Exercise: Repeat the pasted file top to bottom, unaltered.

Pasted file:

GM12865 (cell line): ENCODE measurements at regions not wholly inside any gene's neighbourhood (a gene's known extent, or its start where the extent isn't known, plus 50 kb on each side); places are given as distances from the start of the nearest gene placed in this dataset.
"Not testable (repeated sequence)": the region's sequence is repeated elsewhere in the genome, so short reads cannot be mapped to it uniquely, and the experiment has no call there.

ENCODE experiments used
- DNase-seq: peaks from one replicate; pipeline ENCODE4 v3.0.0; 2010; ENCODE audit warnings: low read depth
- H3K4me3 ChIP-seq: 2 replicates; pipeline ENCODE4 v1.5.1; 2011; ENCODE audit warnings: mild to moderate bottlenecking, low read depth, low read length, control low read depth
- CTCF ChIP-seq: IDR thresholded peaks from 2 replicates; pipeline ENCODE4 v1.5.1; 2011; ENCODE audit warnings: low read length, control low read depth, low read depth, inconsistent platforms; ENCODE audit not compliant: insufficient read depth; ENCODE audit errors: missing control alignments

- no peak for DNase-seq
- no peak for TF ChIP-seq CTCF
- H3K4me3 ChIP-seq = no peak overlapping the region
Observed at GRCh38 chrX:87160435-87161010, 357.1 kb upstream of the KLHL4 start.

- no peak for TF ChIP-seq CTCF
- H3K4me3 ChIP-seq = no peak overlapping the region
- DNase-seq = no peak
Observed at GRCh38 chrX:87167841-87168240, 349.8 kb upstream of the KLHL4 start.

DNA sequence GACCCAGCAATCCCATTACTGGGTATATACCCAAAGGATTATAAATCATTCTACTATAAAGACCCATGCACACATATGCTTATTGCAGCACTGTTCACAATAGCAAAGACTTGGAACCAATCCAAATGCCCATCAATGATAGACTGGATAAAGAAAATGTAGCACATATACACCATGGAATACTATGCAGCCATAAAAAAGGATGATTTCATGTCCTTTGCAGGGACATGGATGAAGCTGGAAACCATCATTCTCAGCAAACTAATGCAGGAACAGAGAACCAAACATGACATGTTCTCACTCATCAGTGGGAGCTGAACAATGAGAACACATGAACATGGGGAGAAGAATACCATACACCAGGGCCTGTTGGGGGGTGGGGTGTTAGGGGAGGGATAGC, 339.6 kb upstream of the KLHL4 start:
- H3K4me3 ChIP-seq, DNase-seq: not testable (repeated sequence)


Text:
GM12865 (cell line): ENCODE measurements at regions not wholly inside any gene's neighbourhood (a gene's known extent, or its start where the extent isn't known, plus 50 kb on each side); places are given as distances from the start of the nearest gene placed in this dataset.
"Not testable (repeated sequence)": the region's sequence is repeated elsewhere in the genome, so short reads cannot be mapped to it uniquely, and the experiment has no call there.

ENCODE experiments used
- DNase-seq: peaks from one replicate; pipeline ENCODE4 v3.0.0; 2010; ENCODE audit warnings: low read depth
- H3K4me3 ChIP-seq: 2 replicates; pipeline ENCODE4 v1.5.1; 2011; ENCODE audit warnings: mild to moderate bottlenecking, low read depth, low read length, control low read depth
- CTCF ChIP-seq: IDR thresholded peaks from 2 replicates; pipeline ENCODE4 v1.5.1; 2011; ENCODE audit warnings: low read length, control low read depth, low read depth, inconsistent platforms; ENCODE audit not compliant: insufficient read depth; ENCODE audit errors: missing control alignments

- no peak for DNase-seq
- no peak for TF ChIP-seq CTCF
- H3K4me3 ChIP-seq = no peak overlapping the region
Observed at GRCh38 chrX:87160435-87161010, 357.1 kb upstream of the KLHL4 start.

- no peak for TF ChIP-seq CTCF
- H3K4me3 ChIP-seq = no peak overlapping the region
- DNase-seq = no peak
Observed at GRCh38 chrX:87167841-87168240, 349.8 kb upstream of the KLHL4 start.

DNA sequence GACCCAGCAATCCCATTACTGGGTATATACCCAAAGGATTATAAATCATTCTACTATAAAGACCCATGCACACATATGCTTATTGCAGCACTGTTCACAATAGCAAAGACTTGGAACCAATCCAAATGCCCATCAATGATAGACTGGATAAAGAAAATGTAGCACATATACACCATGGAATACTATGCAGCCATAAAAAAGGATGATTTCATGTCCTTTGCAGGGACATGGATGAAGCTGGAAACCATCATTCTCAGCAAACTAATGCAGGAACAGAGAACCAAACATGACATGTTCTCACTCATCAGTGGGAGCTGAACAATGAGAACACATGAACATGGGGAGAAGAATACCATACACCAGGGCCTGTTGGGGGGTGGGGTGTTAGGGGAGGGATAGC, 339.6 kb upstream of the KLHL4 start:
- H3K4me3 ChIP-seq, DNase-seq: not testable (repeated sequence)